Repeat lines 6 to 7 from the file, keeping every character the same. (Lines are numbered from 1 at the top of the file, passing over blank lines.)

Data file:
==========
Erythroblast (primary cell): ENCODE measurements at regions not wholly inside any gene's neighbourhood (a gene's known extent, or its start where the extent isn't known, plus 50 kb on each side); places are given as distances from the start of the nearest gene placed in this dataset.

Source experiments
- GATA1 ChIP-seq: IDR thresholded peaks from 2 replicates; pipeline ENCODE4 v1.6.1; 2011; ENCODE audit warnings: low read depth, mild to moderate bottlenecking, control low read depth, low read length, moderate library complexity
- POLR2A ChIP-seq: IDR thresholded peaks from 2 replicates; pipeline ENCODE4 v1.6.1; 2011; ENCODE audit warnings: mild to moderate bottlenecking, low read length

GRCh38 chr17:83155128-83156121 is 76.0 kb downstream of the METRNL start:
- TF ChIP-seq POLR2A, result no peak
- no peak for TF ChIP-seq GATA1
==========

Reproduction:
- TF ChIP-seq POLR2A, result no peak
- no peak for TF ChIP-seq GATA1